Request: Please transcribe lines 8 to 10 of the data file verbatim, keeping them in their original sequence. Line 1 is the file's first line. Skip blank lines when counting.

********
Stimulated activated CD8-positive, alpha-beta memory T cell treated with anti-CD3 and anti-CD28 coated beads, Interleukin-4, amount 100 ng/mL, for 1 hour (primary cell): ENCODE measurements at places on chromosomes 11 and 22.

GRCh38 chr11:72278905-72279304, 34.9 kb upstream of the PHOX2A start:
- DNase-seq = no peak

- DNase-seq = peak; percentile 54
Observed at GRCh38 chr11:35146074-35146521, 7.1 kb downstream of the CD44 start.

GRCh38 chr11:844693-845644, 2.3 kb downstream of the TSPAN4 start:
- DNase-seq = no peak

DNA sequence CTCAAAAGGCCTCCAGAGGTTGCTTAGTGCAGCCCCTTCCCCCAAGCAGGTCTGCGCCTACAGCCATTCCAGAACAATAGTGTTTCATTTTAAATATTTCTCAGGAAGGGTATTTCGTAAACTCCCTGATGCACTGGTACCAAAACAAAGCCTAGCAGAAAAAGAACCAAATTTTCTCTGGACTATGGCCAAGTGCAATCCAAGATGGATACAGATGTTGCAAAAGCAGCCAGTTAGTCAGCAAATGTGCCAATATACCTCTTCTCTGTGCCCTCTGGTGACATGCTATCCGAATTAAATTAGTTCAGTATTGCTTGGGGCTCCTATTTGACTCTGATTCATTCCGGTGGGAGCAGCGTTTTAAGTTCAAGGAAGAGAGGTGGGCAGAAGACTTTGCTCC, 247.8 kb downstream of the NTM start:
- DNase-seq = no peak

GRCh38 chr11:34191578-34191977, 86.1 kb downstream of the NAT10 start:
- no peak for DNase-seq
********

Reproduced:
DNA sequence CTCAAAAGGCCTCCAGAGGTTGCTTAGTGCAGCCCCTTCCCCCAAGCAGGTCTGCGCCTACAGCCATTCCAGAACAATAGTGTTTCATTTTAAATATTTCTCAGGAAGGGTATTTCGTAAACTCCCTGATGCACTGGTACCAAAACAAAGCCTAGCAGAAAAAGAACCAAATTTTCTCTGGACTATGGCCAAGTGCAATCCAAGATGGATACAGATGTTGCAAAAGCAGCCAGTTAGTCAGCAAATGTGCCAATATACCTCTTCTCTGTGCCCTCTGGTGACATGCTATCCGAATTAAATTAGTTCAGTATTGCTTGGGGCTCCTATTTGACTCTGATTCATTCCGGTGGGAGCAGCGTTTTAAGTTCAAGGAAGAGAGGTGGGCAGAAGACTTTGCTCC, 247.8 kb downstream of the NTM start:
- DNase-seq = no peak

GRCh38 chr11:34191578-34191977, 86.1 kb downstream of the NAT10 start: